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Bernie’s Plans: The Money is There

Vermont Sen. Bernie Sanders, right,   takes "CBS Evening News" anchor Scott Pelley on a tour of his childhood neighborhood on February 10, 2016 in Brooklyn, New York. CBS NEWS

Vermont Sen. Bernie Sanders, right, takes “CBS Evening News” anchor Scott Pelley on a tour of his childhood neighborhood on February 10, 2016 in Brooklyn, New York. CBS NEWS

By David Mark Greaves

Secretary Hillary Clinton did a drive-by of three African-American churches in Brooklyn this past Sunday, where she assured the congregations that she was against gun violence, police shootings and was best buds with President Obama and the smiling pastors.

This was followed up with a town hall that wasn’t a town hall where she was assured the students that she was for a woman’s right to an abortion, equal pay and equality between men and women and the $15 per hour minimum wage.

This is what passes for outreach to the Black community and it’s insulting. Better she had been asked to explain why she keeps saying that Bernie Sanders’ plans are undoable when there is plenty of money available right now. But this is Sanders’ own fault.

When he says free college for all, everybody likes it but they know nothing is free and Sanders has to be clear on where the money will come from.

For example, Instead of free college, he could re-message it as college paid for by the Bermuda/Cayman Fund, pointing to a 2014 report, Offshore Shell Games 2014: The use of Offshore Tax Havens by Fortune 500 Companies by U.S. PIRG Ed Fund & Citizens for Tax Justice which says that multinational corporations such as Apple, Nike and Citigroup have nearly $2 trillion in “notorious tax havens” like Bermuda and the Cayman Islands, avoiding “an estimated $90 billion in federal income taxes each year.” Corporations like Apple and Google smile in your face and pick your pockets at the same time issuing corporate-righteous press releases abhorring discriminatory laws in North Carolina, while at the same time, avoiding paying their share of the cost of running this country.


He could drive home the January 2015 Democratic tax proposal introduced by Rep. Chris Van Hollen (D-MD), “Our current tax code imposes higher tax rates on income earned through hard work while providing preferential treatment to unearned financial gains and allowing billions of dollars of stock profits and other capital gains to pass tax-free to heirs of multimillion-dollar fortunes”. “Taken together,” he added, “the preferential tax treatment of certain kinds of nonwork, unearned income has contributed to a startling result: 17 percent of the major tax expenditures in the tax code flow to households with the top 1 percent of incomes. That translates into roughly $150 billion in tax breaks for the very wealthy each year.”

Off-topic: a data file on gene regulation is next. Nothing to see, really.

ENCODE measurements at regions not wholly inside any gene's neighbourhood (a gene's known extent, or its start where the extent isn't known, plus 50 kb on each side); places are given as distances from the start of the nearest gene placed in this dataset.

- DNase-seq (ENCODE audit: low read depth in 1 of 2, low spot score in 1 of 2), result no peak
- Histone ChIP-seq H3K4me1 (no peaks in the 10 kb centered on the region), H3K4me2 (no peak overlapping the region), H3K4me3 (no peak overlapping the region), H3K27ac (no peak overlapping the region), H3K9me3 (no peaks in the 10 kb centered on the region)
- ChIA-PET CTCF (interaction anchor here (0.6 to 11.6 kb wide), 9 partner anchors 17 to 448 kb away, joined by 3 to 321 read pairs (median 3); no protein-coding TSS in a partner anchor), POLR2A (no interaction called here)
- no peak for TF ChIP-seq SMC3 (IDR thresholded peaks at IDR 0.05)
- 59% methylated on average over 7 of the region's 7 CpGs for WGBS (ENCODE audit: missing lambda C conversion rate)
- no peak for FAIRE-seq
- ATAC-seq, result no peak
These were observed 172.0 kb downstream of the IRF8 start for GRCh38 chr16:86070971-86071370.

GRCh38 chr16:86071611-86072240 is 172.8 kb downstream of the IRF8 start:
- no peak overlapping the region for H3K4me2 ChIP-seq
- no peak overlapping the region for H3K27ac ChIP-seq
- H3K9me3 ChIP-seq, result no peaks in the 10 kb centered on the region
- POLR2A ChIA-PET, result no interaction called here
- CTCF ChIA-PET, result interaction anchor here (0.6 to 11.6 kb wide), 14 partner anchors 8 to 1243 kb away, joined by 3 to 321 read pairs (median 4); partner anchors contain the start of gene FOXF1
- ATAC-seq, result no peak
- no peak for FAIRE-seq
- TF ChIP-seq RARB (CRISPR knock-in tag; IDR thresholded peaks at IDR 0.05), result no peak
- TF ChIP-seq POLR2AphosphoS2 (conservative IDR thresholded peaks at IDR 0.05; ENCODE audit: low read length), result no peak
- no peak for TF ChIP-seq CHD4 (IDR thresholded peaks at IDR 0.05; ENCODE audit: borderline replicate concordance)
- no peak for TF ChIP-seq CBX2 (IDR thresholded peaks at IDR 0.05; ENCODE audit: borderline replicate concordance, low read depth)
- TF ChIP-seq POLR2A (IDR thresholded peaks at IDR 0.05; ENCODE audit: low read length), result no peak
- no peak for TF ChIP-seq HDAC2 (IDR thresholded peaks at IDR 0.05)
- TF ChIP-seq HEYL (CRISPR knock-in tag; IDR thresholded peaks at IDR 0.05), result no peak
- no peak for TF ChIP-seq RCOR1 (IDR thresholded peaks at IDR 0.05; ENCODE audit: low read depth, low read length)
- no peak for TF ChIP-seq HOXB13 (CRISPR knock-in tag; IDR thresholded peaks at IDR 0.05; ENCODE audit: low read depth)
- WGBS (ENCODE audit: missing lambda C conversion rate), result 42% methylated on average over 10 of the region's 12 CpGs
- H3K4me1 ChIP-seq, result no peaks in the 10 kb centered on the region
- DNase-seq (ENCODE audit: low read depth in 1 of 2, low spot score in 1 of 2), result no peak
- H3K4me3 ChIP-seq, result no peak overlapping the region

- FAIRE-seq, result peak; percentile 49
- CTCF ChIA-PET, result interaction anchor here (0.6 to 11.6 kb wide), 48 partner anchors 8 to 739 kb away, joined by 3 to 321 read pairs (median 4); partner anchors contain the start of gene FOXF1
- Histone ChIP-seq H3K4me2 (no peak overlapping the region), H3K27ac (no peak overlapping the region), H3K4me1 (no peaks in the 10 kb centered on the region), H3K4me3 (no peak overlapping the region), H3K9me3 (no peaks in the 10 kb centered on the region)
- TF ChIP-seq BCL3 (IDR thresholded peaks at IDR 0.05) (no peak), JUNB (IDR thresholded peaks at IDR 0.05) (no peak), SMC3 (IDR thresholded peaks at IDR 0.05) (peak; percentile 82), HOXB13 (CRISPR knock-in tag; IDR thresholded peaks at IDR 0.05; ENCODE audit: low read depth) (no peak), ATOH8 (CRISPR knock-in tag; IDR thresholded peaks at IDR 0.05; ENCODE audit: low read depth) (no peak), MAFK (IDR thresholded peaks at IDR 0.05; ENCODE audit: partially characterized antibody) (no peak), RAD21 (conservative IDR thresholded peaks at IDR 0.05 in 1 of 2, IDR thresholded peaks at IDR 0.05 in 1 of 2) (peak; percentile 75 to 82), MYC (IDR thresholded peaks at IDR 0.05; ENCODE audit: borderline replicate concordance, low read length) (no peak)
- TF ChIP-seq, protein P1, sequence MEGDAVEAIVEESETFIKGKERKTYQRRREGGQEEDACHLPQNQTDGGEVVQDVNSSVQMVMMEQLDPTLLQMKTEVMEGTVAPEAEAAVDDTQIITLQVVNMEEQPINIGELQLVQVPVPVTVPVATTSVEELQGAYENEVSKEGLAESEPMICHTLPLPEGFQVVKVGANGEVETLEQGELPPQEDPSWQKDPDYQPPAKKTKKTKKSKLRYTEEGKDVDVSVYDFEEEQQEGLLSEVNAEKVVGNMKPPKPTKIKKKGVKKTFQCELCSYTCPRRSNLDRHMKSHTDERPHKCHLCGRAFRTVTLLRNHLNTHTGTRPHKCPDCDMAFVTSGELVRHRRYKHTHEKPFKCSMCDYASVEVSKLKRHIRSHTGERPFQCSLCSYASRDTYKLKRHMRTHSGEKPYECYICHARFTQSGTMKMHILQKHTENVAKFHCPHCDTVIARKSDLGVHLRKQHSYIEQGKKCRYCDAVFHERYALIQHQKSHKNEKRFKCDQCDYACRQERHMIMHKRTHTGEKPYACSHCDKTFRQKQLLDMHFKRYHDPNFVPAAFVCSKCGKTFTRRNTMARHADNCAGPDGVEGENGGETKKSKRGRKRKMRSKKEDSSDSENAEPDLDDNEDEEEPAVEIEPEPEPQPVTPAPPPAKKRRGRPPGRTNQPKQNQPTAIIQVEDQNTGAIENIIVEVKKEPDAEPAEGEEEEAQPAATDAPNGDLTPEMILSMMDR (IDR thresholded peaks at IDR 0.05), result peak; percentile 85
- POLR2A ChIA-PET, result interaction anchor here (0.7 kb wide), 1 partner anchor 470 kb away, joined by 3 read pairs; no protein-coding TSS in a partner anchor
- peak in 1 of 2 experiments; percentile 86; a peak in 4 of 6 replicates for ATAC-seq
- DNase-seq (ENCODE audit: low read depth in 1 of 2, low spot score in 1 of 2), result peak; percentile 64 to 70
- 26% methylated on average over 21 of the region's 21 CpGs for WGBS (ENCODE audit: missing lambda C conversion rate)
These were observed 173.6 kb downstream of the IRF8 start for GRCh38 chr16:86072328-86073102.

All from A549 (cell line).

And then there’s the Transaction Tax on stock transfers, Senator Tom Harkin, Democrat of Iowa, and Representative Peter DeFazio, Democrat of Oregon, have introduced a bill in the past for such a tax, three cents per one hundred dollars, which the bipartisan Joint Committee on Taxation scored as raising $352 billion over 10 years.

Just those three possible resources equal a minimum of $275 billion not being contributed to the economy each year. And when Clinton gives her go-to answer, a dog-whistle” to all to split their votes between a Democrat for President and a Republican for Congress, Sanders has to talk about the great possibility of electing a Democratic Congress, especially now that the Republican electorate has shown they have contempt for the establishment and would not be adverse to retrieving the tax money owed to the country to invest in its citizens and its infrastructure, the nation’s most important assets.

If you want to do something other than talk about being against poverty and violence, then $275 billion being put into education, health and the infrastructure repair work waiting to be done would go a long way to breaking negative cycles. And when the Secretary tries to wrap the senator in the NRA, he should note that his relationship with that organization is public knowledge, while her relationship with Goldman Sachs is not. “Let’s see the speeches” should be the response. If only because the Clinton Foundation had revenues of nearly $149 million in 2013. Maintaining that revenue requires friends and understandings that make knowing the text of Clinton’s Goldman Sachs speeches so important. How close does the private speech come to matching the public rhetoric? Better that text come out now rather than in October against John Kasich as the Republican candidate.